Some health care “reformers” have a vision of a health care system where consumers can have an Amazon-like experience by going to the internet and shopping for health services based on the quality of care offered and prices charged.

Reality check

While some consumers also aspire for that day, there are significant barriers to this approach. Designing a reformed health care system assuming that most consumers want to shop for health care the way they shop for cars is likely to fall short.

There is a more than $20,000 price difference between a knee replacement surgery in Palm Bay and Miami, FL, which are 180 miles apart. Transparency can shine light on such price differences. One vision of transparency is that consumers will ”march with their feet” and drive to Miami for their surgery.

“While consumers should have access to quality and price information...less than half of all health care dollars are actually spent on shoppable services...”

Helping employers save

While such action is individually rational, many consumers will not shop this way. The real goal of transparency is to have those who pay the bulk of the health care bill — insurers and employers — question the prices in Palm Bay. When successful, payers can drive down the price in the area benefiting everyone regardless of whether they shop.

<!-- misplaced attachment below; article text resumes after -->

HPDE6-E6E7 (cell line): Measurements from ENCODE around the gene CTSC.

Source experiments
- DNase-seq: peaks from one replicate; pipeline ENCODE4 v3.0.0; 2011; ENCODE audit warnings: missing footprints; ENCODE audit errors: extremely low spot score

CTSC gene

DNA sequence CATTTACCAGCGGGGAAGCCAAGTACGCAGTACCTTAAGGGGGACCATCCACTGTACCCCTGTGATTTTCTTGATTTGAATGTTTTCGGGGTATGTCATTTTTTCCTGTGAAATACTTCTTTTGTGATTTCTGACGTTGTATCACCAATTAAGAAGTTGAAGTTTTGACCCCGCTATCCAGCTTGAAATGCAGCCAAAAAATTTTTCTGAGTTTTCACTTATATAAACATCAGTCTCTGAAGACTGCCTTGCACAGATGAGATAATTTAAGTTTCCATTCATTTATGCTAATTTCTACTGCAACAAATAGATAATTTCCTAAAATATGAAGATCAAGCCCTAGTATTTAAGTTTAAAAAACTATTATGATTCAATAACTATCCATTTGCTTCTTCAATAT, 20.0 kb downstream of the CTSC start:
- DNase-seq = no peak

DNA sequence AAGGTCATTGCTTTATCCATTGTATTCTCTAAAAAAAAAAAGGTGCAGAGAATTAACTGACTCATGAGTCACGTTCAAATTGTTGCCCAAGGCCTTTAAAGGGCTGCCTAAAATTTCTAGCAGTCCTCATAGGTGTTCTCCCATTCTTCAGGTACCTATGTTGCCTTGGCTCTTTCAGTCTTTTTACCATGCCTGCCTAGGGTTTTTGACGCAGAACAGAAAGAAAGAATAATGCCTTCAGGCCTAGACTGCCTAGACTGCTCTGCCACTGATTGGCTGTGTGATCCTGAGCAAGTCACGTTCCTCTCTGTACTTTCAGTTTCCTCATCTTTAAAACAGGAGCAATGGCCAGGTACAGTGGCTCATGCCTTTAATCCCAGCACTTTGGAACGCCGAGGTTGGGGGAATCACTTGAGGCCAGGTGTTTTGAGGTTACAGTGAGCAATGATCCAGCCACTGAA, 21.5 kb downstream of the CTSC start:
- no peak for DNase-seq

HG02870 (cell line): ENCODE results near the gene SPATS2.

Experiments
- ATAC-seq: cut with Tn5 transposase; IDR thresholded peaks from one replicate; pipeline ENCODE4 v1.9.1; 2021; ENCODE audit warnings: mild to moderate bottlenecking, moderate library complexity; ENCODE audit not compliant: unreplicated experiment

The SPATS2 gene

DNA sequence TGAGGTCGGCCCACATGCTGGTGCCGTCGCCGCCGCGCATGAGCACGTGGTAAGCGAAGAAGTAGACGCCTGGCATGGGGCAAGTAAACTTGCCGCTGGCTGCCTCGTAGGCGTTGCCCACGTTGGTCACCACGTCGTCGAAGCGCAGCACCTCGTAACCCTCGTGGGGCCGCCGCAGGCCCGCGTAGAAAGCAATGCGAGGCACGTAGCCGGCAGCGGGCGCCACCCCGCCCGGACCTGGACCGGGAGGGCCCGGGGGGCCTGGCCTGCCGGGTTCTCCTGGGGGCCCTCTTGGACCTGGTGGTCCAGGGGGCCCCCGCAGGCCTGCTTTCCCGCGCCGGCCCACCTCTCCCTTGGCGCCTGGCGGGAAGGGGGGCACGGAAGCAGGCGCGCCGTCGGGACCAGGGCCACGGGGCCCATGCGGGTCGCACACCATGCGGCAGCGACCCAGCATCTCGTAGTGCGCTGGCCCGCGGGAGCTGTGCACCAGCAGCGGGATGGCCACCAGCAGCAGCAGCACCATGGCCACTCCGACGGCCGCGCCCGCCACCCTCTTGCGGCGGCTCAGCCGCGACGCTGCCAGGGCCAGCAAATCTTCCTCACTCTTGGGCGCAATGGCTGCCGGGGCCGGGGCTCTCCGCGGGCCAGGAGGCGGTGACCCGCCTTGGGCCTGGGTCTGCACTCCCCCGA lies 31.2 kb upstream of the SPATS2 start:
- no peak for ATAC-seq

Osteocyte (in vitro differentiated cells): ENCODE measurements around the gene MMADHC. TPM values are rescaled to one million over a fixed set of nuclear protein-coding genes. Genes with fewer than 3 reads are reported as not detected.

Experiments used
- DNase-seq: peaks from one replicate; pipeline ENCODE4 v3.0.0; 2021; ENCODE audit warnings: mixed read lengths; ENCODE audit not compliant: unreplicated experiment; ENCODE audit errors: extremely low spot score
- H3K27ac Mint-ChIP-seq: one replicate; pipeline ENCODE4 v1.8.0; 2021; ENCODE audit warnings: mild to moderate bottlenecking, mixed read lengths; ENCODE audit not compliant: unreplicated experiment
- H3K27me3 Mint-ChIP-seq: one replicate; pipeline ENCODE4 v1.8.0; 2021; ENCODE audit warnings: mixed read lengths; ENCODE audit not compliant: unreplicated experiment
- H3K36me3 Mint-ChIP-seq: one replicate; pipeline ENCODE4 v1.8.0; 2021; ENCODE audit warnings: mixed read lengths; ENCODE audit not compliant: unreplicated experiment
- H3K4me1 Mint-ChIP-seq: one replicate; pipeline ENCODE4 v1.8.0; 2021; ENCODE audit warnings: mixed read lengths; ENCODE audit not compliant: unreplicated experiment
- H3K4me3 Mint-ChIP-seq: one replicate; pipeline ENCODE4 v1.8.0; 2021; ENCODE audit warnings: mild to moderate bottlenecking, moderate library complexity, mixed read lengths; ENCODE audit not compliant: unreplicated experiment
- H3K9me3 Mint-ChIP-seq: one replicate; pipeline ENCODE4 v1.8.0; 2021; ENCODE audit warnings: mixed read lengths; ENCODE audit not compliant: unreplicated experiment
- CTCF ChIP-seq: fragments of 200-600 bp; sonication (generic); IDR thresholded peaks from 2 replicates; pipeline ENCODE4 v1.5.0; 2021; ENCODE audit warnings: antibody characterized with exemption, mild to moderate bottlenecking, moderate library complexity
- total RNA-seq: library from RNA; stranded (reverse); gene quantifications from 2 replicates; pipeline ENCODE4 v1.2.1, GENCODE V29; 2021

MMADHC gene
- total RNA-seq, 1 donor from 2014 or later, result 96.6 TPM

Targeting consumer interventions to services that are shoppable makes sense when there are price differences in a location and services are schedulable and discrete with little variation in quality. Encouraging consumers to shop for some tests, imaging and screening, such as colonoscopies, may save money. Shopping for services that undermine the doctor-patient relationship or that are at odds with models of integrated care is likely to undermine quality.

While consumers should have access to quality and price information (even if few have demonstrated a strong desire to use this information), less than half of all health care dollars are actually spent on shoppable services and consumers spending on them only amounts to 7.5 percent of total health care spending.

Therefore, while consumers have some “skin–in–the–game,” payers, whether employers or insurers, bear the vast majority of the financial burden and hence have an incentive and ability to improve quality and control costs. They need to step up their game.